Speaking at the World Economic Forum, Prime Minister Imran Khan expressed urgency to tackle the threat of climate change. According to the World Economic Forum, Pakistan is the fifth most climate-impacted country in the world.
Climate change is a long-standing obstacle faced by the current generation. Climate change has adverse economic, social, and political impacts. Floods, severe droughts, recurring heat waves and wildfires, and fierce cyclonic disasters have come and left behind a barrage of problems to deal with.
Pakistan is the 5th Most Climate Impacted Country
An adverse change in the world’s overall climate poses a threat to global progress. Most developing countries are significantly affected by the negative impacts of climate change. Pakistan is a case in point, given its topological placement in the middle of melting glaciers, shifting monsoons, and other disastrous activities triggered by climate change.
The Germanwatch Global Risk Index for 2020 puts Pakistan in 5th place in the category “Most Climate-Impacted Country” in the world. There is a recurring need to raise awareness for climate action, said Imran Khan, while also adapting to the unavoidable impacts of climate change.
For developing countries, it is vital to formulate a definitive action plan based on the established CBDR-RC principles as agreed under the United Nations Framework Convention on Climate Change (UNFCCC) and the Paris Accord. Developing countries need enhanced climate finance, updated tech support, and capacity building assistance. Although there exists a $100 billion pledge for climate financing assigned to UN-recognized developing countries, nothing definitive has been done to even remotely fulfill it.
The Government of Pakistan has shown a commitment to address the issue of climate change by making a shift towards a “clean and green” Pakistan. With a well-measured climate change agenda centered around flagship initiatives, Pakistan has successfully enhanced its provincial forest cover by over 6 percent. This well-documented initiative was conducted in the KPK province, where a billion trees were planted between 2014-2018.
The Ten Billion Tree Tsunami Project
Pakistan will look to restore and enhance over 2 million acres of forest across the country with the Ten Billion Trees Plantation Project.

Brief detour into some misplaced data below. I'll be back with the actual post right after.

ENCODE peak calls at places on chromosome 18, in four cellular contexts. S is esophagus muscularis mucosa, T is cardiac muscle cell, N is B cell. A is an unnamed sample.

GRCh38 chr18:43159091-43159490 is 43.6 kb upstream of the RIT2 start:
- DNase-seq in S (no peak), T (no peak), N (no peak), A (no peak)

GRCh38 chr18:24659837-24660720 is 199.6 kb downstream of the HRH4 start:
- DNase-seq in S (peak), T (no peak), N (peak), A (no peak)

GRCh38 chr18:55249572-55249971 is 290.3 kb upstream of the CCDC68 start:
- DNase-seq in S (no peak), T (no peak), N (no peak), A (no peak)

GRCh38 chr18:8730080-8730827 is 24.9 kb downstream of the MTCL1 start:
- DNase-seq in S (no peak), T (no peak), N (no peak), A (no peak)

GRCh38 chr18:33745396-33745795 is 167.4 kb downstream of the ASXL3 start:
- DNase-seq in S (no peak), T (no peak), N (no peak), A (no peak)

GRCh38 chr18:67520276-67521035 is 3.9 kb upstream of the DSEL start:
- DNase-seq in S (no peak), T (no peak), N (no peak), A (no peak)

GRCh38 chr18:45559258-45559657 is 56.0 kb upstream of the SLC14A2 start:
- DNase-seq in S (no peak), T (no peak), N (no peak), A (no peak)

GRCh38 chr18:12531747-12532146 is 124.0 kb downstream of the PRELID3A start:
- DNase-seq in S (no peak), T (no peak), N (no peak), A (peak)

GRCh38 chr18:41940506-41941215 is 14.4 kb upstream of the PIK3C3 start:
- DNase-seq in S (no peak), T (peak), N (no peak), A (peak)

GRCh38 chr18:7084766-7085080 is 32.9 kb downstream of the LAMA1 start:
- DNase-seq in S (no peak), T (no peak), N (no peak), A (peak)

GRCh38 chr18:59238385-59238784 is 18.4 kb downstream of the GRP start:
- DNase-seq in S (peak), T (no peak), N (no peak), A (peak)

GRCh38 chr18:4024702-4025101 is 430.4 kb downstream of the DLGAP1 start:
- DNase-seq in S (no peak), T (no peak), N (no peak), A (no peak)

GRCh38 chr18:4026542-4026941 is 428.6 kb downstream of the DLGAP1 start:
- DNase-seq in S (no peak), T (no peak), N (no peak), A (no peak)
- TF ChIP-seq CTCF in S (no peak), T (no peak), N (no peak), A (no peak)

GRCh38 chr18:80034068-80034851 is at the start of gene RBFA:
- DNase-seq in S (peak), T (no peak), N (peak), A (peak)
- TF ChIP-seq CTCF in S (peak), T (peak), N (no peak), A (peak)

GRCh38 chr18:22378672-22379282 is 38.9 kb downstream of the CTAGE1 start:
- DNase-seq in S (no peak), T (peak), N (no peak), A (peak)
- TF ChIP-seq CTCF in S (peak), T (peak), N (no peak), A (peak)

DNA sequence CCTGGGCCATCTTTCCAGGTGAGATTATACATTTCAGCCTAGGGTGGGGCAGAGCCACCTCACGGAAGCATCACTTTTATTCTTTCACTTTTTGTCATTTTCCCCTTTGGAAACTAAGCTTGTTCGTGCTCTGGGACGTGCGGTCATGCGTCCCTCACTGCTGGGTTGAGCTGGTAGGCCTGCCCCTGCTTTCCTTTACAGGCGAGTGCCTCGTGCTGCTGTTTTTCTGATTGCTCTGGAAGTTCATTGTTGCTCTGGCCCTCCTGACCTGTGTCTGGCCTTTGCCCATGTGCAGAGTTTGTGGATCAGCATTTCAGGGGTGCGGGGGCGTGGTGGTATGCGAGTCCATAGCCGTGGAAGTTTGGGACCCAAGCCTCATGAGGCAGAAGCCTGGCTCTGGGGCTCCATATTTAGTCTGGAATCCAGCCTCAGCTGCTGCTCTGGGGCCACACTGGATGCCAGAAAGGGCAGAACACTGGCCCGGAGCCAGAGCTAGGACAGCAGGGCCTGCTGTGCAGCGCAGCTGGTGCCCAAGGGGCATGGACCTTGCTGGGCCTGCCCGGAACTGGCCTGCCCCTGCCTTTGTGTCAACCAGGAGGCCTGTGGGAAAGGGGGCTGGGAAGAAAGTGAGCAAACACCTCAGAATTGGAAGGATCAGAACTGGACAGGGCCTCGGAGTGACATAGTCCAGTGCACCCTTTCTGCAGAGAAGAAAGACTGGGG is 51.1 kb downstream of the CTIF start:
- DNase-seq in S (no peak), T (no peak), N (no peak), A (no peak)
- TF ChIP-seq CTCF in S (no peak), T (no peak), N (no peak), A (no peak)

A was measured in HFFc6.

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This gainful nature-based solution would potentially deliver multiple dividends by creating jobs, reducing carbon, and promoting an adaptive ecosystem.
According to WEF, Pakistan’s “Protected Areas Initiative” has enhanced national coverage of protected areas by 12-15 percent. National Parks have increased from 30 to 45 in just one year, despite backlash from an unforeseen COVID-19 outbreak. Environment-related jobs have significantly increased, and opportunities for eco-tourism and climate change adaptation have been readily made available at the same time.
The Renewable Energy Puzzle
Pakistan has expressed a commitment to realize its domestic renewable energy potential in hydro, solar, and wind. All mentioned areas remain untapped, and their integration would potentially shift the country’s energy mix to 60 percent clean energy by 2030.
The Electric Vehicle Policy (2020) is also a vital step towards the country’s clean energy transition, aiming for 30 percent of Pakistan’s vehicular traffic to go electric by 2030. Additionally, the World’s First Zero-Emissions metro line project has been given the go-ahead for launch in Karachi. This project is designed to turn cattle dung into methane, which will act as fuel for the buses. Not long ago, Pakistan shifted its transport fuel quality from Euro-2 to Euro-V.
All these initiatives depict Pakistan’s commitment to transform into an eco-friendly, sustainable, and climate-compatible environment.
Climate Adaptation and Progress
Despite the numerous measures in place to create a stable ecosystem, Pakistan still has a weak profile. Despite the few notable initiatives, Pakistan’s climate adaptation project requires financial support, approximately $14 billion, to speed up the process.
The COVID-19 pandemic has caused unparalleled human suffering and has triggered the worst recession since the 1930s. Developing countries have taken the biggest hit, and their contracting economies pose a threat to raising climate awareness
Even in these challenging times, Pakistan carved out a silver lining through “Green Stimulus” aimed at nature protection and the creation of green jobs. During the lockdowns, the government created more than 80,000 green jobs. The jobs included planting trees, protecting nature, and improving sanitation. This initiative is planned to be scaled-up to 200,000 by December 2020. The Green Stimulus initiative is helping Pakistan to build momentum for the next ten years.
Pakistan is also actively pursuing innovative global financing for climate agenda through “Debt for Nature” swaps or “Nature Bonds”, based on credible activities outlined above, and the renegotiation of Pakistan’s debt with countries who favor a green revival of the global economy.
Climate change is undoubtedly the most threatening issue today. There is no solution other than enhanced, cooperative, and coordinated global climate action. We need to be prepared and committed to play our role in furthering global efforts to combat climate change.